by Patrick Neal
Elisha Ely Camp arrived in Vancouver in September, 1852, as sutler with the Fourth Infantry. Also with the Fourth Infantry was Captain Ulysses S. Grant who served as quartermaster. Camp and Grant were met each other while Grant was stationed at the Madison Barracks in Sackets Harbor, New York, Camp’s home town.
After arriving in Vancouver, Camp purchased the sutler’s store with financial help from Grant. Camp established a profitable business selling items not only to soldiers, but also to their wives and the larger civilian community. He stocked a wide variety items including spices and herbs, coffee, tea, cans of lobster, sardines, oysters, and cheese, flour, cornmeal and yeast, casks of brandy, cases of cider, cigars, pipes, tobacco, boots, shoes for women and children, clothing, wool socks, bags of shot, powder, various patent medicines and many other commodities.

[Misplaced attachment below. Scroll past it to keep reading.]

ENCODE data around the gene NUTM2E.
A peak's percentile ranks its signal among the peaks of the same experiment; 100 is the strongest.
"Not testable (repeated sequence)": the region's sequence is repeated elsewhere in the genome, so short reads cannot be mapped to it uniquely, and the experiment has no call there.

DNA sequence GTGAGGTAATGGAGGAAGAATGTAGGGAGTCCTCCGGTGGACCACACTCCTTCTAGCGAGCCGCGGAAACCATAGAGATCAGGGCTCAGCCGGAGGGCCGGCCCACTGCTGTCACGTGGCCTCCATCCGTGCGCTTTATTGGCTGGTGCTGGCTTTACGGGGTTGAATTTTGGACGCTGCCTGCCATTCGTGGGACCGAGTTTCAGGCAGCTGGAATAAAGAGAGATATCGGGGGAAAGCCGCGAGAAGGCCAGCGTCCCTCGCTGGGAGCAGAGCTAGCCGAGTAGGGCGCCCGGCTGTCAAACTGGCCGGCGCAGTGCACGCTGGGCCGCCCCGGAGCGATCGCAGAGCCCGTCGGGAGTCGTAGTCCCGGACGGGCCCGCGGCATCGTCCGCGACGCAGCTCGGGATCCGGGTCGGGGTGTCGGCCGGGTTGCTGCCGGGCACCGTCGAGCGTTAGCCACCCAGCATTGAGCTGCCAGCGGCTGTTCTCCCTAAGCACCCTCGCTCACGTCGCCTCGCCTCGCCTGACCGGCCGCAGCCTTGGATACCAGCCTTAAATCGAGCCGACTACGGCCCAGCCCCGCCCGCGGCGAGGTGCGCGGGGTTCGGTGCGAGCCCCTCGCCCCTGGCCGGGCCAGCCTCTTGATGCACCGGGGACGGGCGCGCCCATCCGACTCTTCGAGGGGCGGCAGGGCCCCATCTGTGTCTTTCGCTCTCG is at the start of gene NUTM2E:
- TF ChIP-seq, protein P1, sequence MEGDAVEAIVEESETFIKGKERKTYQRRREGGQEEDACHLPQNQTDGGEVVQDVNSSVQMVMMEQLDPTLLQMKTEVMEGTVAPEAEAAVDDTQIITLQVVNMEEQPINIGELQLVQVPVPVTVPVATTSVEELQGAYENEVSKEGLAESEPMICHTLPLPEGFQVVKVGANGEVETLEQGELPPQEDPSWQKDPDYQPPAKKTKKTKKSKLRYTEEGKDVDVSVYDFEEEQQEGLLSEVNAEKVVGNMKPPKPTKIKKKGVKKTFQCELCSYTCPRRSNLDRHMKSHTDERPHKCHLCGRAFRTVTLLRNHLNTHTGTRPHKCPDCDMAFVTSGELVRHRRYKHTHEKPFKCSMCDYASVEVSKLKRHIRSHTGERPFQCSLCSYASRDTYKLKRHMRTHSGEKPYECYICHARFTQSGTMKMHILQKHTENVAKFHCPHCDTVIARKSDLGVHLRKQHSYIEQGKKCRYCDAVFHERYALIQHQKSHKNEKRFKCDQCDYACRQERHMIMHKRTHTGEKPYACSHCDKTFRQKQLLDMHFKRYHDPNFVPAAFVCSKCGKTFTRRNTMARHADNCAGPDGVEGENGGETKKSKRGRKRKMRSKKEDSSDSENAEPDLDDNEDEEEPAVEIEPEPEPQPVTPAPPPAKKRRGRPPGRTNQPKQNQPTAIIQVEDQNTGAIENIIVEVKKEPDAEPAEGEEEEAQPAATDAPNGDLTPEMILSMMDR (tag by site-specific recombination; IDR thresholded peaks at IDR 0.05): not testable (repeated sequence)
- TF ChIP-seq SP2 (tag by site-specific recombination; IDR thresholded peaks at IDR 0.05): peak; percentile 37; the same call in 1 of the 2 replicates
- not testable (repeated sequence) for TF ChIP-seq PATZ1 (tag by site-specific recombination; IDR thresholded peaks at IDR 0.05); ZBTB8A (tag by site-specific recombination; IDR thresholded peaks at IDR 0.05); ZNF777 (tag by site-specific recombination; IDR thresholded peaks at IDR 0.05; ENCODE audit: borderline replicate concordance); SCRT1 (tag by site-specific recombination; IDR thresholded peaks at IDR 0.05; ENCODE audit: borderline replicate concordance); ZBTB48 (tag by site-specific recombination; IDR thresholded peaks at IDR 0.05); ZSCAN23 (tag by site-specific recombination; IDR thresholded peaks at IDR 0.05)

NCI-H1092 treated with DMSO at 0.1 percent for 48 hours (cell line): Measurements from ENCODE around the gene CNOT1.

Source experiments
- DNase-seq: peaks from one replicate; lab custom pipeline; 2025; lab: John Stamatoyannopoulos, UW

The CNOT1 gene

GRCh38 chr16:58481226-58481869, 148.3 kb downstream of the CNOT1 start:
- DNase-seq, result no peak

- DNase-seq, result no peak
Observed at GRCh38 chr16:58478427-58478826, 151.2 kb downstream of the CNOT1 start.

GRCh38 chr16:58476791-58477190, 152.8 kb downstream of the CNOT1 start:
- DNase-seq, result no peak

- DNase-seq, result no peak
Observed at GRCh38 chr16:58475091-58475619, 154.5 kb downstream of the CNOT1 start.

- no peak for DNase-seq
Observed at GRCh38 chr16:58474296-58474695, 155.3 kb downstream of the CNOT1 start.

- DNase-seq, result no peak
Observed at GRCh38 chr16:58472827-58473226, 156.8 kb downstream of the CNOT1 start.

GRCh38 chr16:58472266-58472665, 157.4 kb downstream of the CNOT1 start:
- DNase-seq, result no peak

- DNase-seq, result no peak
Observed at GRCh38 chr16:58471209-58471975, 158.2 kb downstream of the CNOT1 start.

Camp became an agent for shipping companies, was an agent for The Oregonian newspaper, and advertised frequently in local papers. Within a few weeks he bought out Grant’s interest in the business. Grant estimated Camp was making over $1,000 a month. However, early in 1853, the sutler’s store blew up and Camp returned to New York, staying only eight months in Vancouver.
Elisha Camp was typical of Army sutlers of the 1850s. Many sutlers were former military officers, and Camp had served as a Lieutenant in the Mexican War. Sutlers tended to have business experience, and Camp had served as the sutler at Fort Howard, Wisconsin before suttling in Vancouver. And, like Camp, many sutlers stayed less than two years at their post.